Ten, twenty, one hundred times a day, I think about the end times. They are coming and I am terrified.
In July, Alaska experienced record-high heat of 90 degrees Fahrenheit. A paper released by an Australian think tank laid out future scenarios, based on scientific research about climate change, that include massive displacement, cities abandoned, and devastating food shortages by 2050 should leaders fail reduce the degree of warming by 2030.
I have never been in the least bit skeptical of climate change, yet even just a few years ago, I could go a day or two without thinking about it beyond the brief moments when I dropped a plastic bottle or a flattened carboard box into a recycling bin. That was, I know, a different kind of denial steeped in relative privilege. As is so often the case in so many catastrophes, for many low-income communities of color, the future is, in many ways, already here.
Last year, even as the Trump administration shut down many of the institutions and policies established to address environmental racism, researchers in the Environmental Protection Agency’s National Center for Environmental Assessment released a study demonstrating that people of color are far more likely to live near polluters—landfills and factories, for example—and to breathe polluted air.
Also last year, I was infuriated by yet another rearing of the hideous and idiotic head of pseudo-scientific racism in a feud between the philosopher and author Sam Harris and Vox’s Founder and Editor at Large, Ezra Klein. Sam Harris had interviewed The Bell Curve author Charles Murray on his podcast. In The Bell Curve, Murray argued, among other things, that the United States should limit immigration from Africa because, he claimed, Black people have lower IQs than white people. In the interview with Harris, both men, who are white, asserted that African Americans are intrinsically less intelligent than white Americans due to a combination of genetic and environmental factors. Vox published a piece criticizing the interview and Harris challenged Klein to a debate.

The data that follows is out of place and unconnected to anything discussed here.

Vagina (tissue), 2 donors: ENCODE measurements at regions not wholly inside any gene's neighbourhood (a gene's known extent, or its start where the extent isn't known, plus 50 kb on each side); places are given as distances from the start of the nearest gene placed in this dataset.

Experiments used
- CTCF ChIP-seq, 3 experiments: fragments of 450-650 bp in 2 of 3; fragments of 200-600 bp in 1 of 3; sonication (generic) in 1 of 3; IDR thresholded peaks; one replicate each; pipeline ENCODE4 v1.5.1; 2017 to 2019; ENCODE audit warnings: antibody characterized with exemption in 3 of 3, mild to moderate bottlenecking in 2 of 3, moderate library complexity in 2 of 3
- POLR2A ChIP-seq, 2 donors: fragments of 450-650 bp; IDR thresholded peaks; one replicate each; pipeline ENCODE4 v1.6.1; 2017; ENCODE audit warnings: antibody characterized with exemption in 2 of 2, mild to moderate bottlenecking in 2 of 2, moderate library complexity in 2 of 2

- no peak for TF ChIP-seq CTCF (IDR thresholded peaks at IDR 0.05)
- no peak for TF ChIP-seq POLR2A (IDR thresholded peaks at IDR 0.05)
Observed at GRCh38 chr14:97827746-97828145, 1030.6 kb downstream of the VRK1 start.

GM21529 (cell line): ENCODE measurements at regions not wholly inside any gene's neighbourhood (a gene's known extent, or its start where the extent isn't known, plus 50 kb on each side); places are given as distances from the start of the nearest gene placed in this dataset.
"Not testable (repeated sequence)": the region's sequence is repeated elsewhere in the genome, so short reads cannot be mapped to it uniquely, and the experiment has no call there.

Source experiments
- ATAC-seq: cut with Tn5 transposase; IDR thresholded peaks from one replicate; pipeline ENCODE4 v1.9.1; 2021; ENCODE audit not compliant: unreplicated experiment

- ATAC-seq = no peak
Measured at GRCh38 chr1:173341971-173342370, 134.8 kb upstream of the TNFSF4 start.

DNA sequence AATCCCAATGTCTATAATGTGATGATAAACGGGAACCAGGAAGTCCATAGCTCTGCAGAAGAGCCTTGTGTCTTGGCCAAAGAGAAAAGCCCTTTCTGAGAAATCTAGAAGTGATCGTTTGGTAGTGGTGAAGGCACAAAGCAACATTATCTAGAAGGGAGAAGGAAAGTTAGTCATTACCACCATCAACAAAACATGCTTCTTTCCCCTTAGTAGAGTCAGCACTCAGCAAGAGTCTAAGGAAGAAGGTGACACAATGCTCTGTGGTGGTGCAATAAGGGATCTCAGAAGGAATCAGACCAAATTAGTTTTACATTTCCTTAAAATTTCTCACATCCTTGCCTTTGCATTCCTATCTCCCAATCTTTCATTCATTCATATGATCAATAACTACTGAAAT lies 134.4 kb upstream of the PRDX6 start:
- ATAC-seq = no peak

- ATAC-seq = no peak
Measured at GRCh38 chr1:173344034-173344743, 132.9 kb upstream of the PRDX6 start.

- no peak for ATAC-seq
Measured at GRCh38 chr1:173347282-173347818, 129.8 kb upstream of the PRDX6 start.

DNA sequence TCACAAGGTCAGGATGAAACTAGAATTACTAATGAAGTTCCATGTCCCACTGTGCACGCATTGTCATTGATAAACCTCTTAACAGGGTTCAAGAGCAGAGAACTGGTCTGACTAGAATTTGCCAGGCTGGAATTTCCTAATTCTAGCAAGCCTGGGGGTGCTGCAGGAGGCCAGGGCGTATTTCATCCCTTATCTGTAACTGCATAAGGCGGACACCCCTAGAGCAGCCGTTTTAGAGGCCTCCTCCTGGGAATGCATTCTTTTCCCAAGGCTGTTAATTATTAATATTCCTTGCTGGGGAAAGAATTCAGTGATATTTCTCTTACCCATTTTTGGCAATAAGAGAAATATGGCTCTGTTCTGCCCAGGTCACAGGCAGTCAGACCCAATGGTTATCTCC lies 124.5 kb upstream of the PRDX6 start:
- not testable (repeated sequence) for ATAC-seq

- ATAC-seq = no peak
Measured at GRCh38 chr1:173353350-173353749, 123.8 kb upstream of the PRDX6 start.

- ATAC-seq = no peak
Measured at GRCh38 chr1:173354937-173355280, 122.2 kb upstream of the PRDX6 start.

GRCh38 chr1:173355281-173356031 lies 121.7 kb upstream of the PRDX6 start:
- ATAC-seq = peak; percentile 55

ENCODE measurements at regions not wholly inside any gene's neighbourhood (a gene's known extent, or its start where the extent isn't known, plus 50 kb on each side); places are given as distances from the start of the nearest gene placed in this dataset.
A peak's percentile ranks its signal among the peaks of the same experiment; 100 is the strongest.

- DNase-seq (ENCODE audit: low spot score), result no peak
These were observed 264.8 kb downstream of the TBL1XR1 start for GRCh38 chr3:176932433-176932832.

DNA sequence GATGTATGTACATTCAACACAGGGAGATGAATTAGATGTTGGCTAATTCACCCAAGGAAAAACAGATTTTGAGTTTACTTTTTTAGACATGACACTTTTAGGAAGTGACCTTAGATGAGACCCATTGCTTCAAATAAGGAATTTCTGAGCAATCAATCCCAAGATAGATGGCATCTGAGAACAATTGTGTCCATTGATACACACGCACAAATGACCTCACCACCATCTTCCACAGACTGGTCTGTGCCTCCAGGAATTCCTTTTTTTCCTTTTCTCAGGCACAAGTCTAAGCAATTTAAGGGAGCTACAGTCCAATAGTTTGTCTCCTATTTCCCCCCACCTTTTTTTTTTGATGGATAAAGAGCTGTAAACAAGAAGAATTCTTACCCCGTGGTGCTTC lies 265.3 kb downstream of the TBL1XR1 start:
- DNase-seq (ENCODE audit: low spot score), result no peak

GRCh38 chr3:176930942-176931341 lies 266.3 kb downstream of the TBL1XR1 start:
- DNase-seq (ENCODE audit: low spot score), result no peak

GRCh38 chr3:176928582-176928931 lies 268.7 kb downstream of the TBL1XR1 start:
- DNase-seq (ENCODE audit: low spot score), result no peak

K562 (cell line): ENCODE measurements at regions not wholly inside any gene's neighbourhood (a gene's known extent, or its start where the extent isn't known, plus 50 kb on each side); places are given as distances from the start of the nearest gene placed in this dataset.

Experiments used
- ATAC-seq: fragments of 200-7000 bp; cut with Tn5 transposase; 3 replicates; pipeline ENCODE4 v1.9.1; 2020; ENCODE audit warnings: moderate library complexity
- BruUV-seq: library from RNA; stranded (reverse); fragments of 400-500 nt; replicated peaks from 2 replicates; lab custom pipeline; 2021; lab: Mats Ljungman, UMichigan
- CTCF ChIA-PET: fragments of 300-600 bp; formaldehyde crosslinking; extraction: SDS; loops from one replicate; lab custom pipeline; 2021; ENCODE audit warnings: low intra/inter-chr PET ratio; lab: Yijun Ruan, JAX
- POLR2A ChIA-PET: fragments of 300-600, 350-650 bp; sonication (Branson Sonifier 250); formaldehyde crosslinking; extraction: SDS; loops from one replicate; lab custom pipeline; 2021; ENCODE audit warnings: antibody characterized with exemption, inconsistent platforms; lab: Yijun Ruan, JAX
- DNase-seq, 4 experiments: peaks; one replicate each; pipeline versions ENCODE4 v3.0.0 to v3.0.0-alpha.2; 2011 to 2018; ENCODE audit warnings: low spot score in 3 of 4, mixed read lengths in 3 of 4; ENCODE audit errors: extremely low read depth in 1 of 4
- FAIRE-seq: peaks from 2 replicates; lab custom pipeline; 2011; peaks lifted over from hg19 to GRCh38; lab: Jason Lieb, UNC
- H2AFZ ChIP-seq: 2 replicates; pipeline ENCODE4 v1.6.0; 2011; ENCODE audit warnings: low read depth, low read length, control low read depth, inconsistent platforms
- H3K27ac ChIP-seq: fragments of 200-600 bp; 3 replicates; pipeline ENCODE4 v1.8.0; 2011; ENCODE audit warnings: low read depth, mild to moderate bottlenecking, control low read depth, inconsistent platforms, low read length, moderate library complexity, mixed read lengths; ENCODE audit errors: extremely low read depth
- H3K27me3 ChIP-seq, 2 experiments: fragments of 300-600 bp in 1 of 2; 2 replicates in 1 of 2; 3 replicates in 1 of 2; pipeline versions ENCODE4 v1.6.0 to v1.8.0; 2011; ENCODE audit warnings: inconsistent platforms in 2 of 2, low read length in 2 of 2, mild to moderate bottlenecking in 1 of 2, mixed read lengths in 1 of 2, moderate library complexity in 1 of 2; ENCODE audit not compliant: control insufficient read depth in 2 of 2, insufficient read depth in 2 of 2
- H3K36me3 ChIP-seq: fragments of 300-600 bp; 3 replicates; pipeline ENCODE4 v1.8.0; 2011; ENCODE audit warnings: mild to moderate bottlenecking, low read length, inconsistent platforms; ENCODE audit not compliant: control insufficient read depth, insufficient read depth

Last month, I read Harriet A. Washington’s new book A Terrible Thing to Waste: Environmental Racism and its Assault on the American Mind. Washington, the winner of a National Book Critics Circle Award for her book Medical Apartheid, provides damning data and stories to illuminate how communities of color in America are being poisoned due to decisions and policies that expose them to dangerous levels of environmental toxins. This poisoning has “horrifying cognitive symptoms” as evidenced by effects on IQ.
We need to face the facts. We must face the future that is already here, that has been here for too many people of color in America for a very long time.
Washington, as many before her, disputes that IQ alone can be used to measure intelligence. And, she points out that the test can be invalid due to culture and context. Yet, she argues that the test can be used, rather than to measure innate ability (as some pseudo-scientific racists have used it), to provide a limited measure of achievement.
A Terrible Thing to Waste is a difficult book to read. But we need to face the facts. We must face the future that is already here, that has been here for too many people of color in America for a very long time. And, Washington both highlights the important work of environmental justice activists and offers ways that all of us can fight for cleaner air, for cleaner water, for reducing the degree of warming. Being terrified, being infuriated, must not paralyze us. We must fight for our planet, for communities of color, for all of our lives.